Tuesday, August 21, 2012

Popovers! (TWD: BwJ)

I was not all that excited for this week's Tuesdays with Dorie recipe; I think I've only ever had popovers once, the one time I baked them before, and I wasn't that impressed.
But it couldn't be an easier recipe: toss flour, salt, melted butter, warm milk, and eggs into a blender (I was careful to be sure that my milk and eggs were both warm). Pour 1/4 cup into some buttered muffin cups (I did preheat my pan, given some comments on the P&Q). Bake. Eat. Seemed like it would be silly not to try the recipe.

And I really enjoyed them! We ate them warm and buttered, spread with the last of my strawberry-honey jam, with our eggs. Delish!

Check out the rest of the TWDers' experiences here, and check our hosts' pages for the recipe: Paula and Amy....or better yet, buy the book! :-)

Sunday, August 19, 2012

CSA: dinner and reflections

Hubby and I decided to join a CSA for the first time last year. We'd talked about it for years, and every year I would do a ton of research on local farms...and then get totally overwhelmed by the number of choices and give up. Finally, last winter, we bit the bullet: picked a farm and sent in our money.

In case you're unfamiliar,
In basic terms, CSA consists of a community of individuals who pledge support to a farm operation so that the farmland becomes, either legally or spiritually, the community's farm, with the growers and consumers providing mutual support and sharing the risks and benefits of food production. Typically, members or "share-holders" of the farm or garden pledge in advance to cover the anticipated costs of the farm operation and farmer's salary. In return, they receive shares in the farm's bounty throughout the growing season, as well as satisfaction gained from reconnecting to the land and participating directly in food production. Members also share in the risks of farming, including poor harvests due to unfavorable weather or pests. By direct sales to community members, who have provided the farmer with working capital in advance, growers receive better prices for their crops, gain some financial security, and are relieved of much of the burden of marketing.
From the USDA's National Agricultural Library: http://www.nal.usda.gov/afsic/pubs/csa/csadef.shtml

Last year was not a good year for many of our local farms, so it wasn't the best for us either. It was too cold and then too hot and then too wet and then too dry...nothing much grew. We got squash, squash, and more squash...and that was it. I appreciated that the farm wanted us to feel like we were getting our money's worth (as much as they could, given the weather), but it was way more than we could deal with. I made every zucchini recipe known to man, froze a bunch of sliced squash and no-noodle lasagna, made countless jars of pickles, gave a ton of food away, and still couldn't keep up.

So hubby and I had a big heart-to-heart this winter; we knew that it wasn't fair to judge CSAs based on last year's experience. We decided to give it another try this year, although we switched to another farm that several friends had joined, knowing that they got a lot more variety than we did, even with last year's crazy weather.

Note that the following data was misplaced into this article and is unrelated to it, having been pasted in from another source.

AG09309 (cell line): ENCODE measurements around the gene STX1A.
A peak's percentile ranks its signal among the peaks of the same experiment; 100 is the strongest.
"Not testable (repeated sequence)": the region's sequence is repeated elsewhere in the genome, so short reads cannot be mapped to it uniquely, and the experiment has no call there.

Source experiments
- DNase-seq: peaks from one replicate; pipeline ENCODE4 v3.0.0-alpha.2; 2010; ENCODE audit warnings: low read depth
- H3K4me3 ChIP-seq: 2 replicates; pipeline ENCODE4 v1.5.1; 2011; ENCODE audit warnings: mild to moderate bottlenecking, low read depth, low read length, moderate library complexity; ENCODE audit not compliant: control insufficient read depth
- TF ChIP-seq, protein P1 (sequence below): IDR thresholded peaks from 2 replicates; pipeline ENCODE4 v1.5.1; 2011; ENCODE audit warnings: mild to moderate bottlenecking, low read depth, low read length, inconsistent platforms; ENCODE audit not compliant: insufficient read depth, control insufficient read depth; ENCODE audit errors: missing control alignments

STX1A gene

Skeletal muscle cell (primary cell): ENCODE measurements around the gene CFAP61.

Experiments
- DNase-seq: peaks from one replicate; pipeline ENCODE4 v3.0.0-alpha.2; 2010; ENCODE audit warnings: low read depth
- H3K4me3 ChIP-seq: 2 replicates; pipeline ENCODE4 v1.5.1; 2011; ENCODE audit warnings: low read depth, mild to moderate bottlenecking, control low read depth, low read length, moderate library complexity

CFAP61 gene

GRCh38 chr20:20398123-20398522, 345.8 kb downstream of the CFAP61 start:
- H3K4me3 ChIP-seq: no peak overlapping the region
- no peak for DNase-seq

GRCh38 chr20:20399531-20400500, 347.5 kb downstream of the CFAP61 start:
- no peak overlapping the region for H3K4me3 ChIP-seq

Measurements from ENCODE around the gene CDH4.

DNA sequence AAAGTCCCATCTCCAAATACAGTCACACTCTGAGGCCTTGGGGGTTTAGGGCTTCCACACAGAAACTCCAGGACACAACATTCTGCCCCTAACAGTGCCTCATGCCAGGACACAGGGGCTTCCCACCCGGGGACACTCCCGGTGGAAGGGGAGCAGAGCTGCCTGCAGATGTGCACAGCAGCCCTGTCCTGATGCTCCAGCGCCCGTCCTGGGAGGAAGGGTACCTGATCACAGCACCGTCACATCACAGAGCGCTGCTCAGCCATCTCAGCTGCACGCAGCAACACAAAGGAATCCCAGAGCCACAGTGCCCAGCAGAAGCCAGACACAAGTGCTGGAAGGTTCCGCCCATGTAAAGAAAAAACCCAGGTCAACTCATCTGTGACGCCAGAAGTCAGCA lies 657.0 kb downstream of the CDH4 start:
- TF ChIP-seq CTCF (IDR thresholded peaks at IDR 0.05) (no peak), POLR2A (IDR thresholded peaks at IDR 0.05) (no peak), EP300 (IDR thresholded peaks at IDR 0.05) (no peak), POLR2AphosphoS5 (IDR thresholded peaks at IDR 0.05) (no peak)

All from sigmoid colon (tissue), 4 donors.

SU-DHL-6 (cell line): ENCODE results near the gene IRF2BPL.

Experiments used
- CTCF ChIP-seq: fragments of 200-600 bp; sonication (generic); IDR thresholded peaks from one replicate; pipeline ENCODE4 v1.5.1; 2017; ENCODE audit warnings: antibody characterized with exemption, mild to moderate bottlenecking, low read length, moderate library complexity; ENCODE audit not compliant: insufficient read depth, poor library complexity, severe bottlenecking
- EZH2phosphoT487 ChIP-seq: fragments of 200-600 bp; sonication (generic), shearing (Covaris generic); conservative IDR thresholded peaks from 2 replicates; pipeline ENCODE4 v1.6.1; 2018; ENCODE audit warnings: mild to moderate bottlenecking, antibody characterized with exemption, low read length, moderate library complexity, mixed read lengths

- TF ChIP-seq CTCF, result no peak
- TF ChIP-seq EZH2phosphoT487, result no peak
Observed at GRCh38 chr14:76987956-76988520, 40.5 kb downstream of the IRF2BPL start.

This summer has been a true CSA experience. This farm offers us an amazing variety of veggies each week, but not too much of any one thing (except maybe cukes). The farmer sends fabulously detailed newsletters each week, filled with farm news, recipes, and pictures of the interns working on the farm. We were a little overwhelmed by the amount of greens at the beginning of the season, until we started making green smoothies as an afternoon snack each day.

Our box this past week provided us with this amazing meal: fresh tomatoes, garlic, carrots, celery, and onions went into this fresh tomato sauce. Scallions went into the cheddar and scallion rolls (twitterbaked with Kayte and Margaret). Fresh garlic, parsley, and basil went into the meatballs. We ate delicious broccoli on the side. All of the veggies are incredibly fresh; I can't believe how much better everything tastes than when we buy them from the grocery store. Even the celery, which I think of as being so bland, smells and tastes so celery-y. The whole family is excited to see what we get each week, and the kids love asking which of our foods came from our veggie box.

We still have many veggies to use before our next pick-up on Thursday. Farm potatoes and peppers will go with our grilled chicken tomorrow. Tuesday night's fried rice will include the rest of the broccoli, scallions, carrots, and cabbage. I gave two eggplants to my mom, I'll have to make another batch of pickles, and I'm waiting for inspiration for the giant bag of beets.

Which leads me to my final reflection: as wonderful as the food tastes, as much as I love the connection to a local farm, as much as I believe in the ideals of a CSA, I don't think we'll do it again. I miss choice; we get so much food that our meals are all determined by which recipe uses up the most farm veggies. This is especially challenging at the beginning of the summer when you get the same foods over and over (I could make this bok choy and kale recipe in my sleep!). I miss shopping at the farmer's market; although we still go, I can't justify buying additional produce when I can't keep up with what we have and when we've already spent so much money. And I can't stand the guilt of throwing food away when we can't get to everything, even though our farmer insists that it's still worth it and we're still doing good.

Still, it's been such a valuable experience, and I'm so glad we tried it...and I'm excited to see what's in this week's box! :-)

Wednesday, August 15, 2012

Wordless Wednesday: Everyone gets what they like best

Individual berry tart, with Dorie's pastry cream and NM's sweet tart dough, glaze made from strawberry-thyme jam; individual jelly jar parfaits with pastry cream, whipped cream, Dorie's cocoa crumbs, and varied berries depending on preference (inspired by Di)

Monday, August 13, 2012

Waffle cones, take 2

Tonight I tried the waffle cone recipe from David Leibovitz's Perfect Scoop. Again I was surprised by how quick and easy the process was. DL's cones were much thicker than Jeni's and much less fragile. They also needed to cook longer, almost twice as long (1:30 as opposed to :45; Jeni's burned at a minute). I'm glad to know I can achieve a thicker cone, even with the pizzelle iron. Hubby said he thought he preferred the taste of these; I actually preferred the taste of Jeni's, but liked the sturdiness of these.

We enjoyed them with Jeni's darkest chocolate ice cream, with mini chips and cookie dough mixed in (inspiration thanks to Di). Summer dessert perfection.

Saturday, August 11, 2012

Mint chocolate chip ice cream

Our final category for ice cream week is original recipe. I have to admit that I was not nearly as creative as Phyl (Guiness stout ice cream), or Margaret (tea and biscuit ice cream), or Rebecca (baklava ice cream), but this is one of our favorite ice cream recipes for my very favorite ice cream flavor: mint chocolate chip.

I start with Jeni's vanilla bean ice cream (can you sense a theme here?):
500 g 2% milk